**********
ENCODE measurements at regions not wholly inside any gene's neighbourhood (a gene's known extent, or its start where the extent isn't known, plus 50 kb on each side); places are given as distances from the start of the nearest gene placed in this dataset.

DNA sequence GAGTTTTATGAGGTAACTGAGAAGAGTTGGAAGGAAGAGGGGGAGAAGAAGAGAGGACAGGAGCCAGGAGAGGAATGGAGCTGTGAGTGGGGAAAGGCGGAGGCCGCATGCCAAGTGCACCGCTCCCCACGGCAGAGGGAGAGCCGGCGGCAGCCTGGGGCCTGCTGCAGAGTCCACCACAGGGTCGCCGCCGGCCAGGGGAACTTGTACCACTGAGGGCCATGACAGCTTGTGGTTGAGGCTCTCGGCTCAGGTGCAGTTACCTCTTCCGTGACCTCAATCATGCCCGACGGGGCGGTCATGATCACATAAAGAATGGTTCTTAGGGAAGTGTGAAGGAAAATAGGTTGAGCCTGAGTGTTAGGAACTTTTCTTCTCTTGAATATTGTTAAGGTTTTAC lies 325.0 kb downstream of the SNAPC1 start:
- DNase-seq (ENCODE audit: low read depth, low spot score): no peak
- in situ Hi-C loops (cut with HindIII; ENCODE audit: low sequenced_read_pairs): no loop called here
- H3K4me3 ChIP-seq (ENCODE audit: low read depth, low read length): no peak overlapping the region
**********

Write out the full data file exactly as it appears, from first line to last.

ENCODE measurements at regions not wholly inside any gene's neighbourhood (a gene's known extent, or its start where the extent isn't known, plus 50 kb on each side); places are given as distances from the start of the nearest gene placed in this dataset.

DNA sequence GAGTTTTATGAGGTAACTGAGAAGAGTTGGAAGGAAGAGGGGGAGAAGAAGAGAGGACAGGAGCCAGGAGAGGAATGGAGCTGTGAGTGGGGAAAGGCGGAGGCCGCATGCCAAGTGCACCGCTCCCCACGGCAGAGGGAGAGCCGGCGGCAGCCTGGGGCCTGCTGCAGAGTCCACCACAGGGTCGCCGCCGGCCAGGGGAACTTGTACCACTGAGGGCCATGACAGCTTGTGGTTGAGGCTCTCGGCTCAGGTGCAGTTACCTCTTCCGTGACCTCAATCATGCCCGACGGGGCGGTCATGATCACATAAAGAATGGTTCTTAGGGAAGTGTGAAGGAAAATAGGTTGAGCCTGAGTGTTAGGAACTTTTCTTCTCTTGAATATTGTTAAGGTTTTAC lies 325.0 kb downstream of the SNAPC1 start:
- DNase-seq (ENCODE audit: low read depth, low spot score): no peak
- in situ Hi-C loops (cut with HindIII; ENCODE audit: low sequenced_read_pairs): no loop called here
- H3K4me3 ChIP-seq (ENCODE audit: low read depth, low read length): no peak overlapping the region